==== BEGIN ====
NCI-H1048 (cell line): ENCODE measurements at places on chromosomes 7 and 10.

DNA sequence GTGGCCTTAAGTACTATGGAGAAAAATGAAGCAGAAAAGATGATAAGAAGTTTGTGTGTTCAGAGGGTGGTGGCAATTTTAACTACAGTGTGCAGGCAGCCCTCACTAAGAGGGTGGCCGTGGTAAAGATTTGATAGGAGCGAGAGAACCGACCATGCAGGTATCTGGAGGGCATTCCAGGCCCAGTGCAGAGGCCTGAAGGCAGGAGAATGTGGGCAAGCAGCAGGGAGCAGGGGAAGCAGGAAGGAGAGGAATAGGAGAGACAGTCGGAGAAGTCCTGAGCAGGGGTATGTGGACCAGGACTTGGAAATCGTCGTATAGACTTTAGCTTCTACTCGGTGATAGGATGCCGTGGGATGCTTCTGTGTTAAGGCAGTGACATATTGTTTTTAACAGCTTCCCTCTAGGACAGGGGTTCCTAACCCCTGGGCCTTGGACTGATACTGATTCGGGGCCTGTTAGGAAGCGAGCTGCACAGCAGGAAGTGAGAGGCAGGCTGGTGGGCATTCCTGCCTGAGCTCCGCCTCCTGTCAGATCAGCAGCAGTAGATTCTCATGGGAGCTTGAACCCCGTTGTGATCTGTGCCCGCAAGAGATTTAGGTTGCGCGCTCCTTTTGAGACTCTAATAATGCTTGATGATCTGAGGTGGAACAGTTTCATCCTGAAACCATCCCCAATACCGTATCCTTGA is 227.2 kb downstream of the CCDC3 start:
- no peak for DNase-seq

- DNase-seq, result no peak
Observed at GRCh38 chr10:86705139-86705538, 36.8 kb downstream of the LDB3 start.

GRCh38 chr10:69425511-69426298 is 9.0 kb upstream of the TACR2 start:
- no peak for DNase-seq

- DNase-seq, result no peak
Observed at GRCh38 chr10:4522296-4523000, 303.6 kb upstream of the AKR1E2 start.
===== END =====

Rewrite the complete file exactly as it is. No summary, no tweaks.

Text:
NCI-H1048 (cell line): ENCODE measurements at places on chromosomes 7 and 10.

DNA sequence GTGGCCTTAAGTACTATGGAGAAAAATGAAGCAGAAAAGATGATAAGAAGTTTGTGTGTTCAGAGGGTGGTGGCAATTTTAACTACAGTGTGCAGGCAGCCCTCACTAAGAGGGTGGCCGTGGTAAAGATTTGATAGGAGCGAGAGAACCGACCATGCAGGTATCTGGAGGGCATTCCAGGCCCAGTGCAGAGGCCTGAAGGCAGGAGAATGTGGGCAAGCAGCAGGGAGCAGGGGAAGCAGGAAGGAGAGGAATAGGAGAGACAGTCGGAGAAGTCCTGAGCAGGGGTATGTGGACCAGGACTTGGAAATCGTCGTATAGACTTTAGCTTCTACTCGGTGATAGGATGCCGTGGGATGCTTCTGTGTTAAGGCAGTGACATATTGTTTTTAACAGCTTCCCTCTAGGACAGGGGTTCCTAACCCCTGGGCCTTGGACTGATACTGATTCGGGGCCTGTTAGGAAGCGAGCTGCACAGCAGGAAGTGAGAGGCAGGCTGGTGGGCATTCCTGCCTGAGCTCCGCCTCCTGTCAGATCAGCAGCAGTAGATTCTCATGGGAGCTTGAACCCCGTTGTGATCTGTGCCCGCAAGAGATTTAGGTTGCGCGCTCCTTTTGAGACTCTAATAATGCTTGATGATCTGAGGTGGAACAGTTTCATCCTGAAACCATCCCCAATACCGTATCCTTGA is 227.2 kb downstream of the CCDC3 start:
- no peak for DNase-seq

- DNase-seq, result no peak
Observed at GRCh38 chr10:86705139-86705538, 36.8 kb downstream of the LDB3 start.

GRCh38 chr10:69425511-69426298 is 9.0 kb upstream of the TACR2 start:
- no peak for DNase-seq

- DNase-seq, result no peak
Observed at GRCh38 chr10:4522296-4523000, 303.6 kb upstream of the AKR1E2 start.